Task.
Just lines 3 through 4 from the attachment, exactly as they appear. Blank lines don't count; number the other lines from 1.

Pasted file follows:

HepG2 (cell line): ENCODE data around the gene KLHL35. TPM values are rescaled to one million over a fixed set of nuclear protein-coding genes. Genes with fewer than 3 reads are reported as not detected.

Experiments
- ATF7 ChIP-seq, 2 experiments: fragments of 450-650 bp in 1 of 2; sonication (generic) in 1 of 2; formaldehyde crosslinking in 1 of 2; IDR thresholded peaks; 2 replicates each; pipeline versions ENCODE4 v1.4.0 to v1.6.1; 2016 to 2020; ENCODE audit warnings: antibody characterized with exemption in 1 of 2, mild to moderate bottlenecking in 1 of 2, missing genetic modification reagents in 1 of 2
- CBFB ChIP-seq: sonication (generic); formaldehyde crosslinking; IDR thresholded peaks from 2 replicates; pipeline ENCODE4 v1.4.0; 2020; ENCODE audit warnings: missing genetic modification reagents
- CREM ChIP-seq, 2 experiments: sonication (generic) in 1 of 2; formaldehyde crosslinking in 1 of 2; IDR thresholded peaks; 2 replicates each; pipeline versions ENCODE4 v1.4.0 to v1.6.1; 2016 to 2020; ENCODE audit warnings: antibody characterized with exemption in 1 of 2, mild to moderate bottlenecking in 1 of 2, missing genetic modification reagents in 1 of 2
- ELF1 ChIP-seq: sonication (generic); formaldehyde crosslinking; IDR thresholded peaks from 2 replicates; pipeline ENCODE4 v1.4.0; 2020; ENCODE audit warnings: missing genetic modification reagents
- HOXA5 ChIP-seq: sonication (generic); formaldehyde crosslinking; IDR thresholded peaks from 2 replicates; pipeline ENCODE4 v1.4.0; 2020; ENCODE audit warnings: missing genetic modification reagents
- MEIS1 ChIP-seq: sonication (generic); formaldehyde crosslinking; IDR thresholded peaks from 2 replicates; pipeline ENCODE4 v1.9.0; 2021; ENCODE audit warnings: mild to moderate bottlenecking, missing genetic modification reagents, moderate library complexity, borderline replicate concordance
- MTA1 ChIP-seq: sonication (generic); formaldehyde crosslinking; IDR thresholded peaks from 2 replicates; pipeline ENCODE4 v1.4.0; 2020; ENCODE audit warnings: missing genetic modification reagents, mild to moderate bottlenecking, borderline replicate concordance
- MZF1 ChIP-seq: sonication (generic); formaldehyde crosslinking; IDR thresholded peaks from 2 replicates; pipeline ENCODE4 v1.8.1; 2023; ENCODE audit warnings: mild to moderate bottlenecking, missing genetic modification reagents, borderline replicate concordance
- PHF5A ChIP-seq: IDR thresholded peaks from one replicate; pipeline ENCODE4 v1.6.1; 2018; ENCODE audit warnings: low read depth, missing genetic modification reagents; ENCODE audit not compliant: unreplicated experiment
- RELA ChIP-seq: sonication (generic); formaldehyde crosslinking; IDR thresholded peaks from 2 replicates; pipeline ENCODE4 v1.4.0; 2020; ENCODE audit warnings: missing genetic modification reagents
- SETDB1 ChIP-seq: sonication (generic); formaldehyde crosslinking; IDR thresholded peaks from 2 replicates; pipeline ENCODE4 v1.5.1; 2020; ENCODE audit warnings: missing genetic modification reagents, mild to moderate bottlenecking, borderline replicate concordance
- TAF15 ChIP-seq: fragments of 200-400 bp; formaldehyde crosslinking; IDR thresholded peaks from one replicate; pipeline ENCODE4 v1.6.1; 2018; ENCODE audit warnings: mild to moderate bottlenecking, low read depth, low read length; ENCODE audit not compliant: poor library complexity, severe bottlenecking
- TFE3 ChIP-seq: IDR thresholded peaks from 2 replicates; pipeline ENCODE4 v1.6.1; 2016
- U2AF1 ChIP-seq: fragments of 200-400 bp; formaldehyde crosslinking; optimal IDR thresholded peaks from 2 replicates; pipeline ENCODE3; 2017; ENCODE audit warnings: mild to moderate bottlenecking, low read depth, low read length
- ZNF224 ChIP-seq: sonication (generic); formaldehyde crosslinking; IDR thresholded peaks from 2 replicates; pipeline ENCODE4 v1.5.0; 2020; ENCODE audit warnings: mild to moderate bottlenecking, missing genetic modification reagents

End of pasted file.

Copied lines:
- ATF7 ChIP-seq, 2 experiments: fragments of 450-650 bp in 1 of 2; sonication (generic) in 1 of 2; formaldehyde crosslinking in 1 of 2; IDR thresholded peaks; 2 replicates each; pipeline versions ENCODE4 v1.4.0 to v1.6.1; 2016 to 2020; ENCODE audit warnings: antibody characterized with exemption in 1 of 2, mild to moderate bottlenecking in 1 of 2, missing genetic modification reagents in 1 of 2
- CBFB ChIP-seq: sonication (generic); formaldehyde crosslinking; IDR thresholded peaks from 2 replicates; pipeline ENCODE4 v1.4.0; 2020; ENCODE audit warnings: missing genetic modification reagents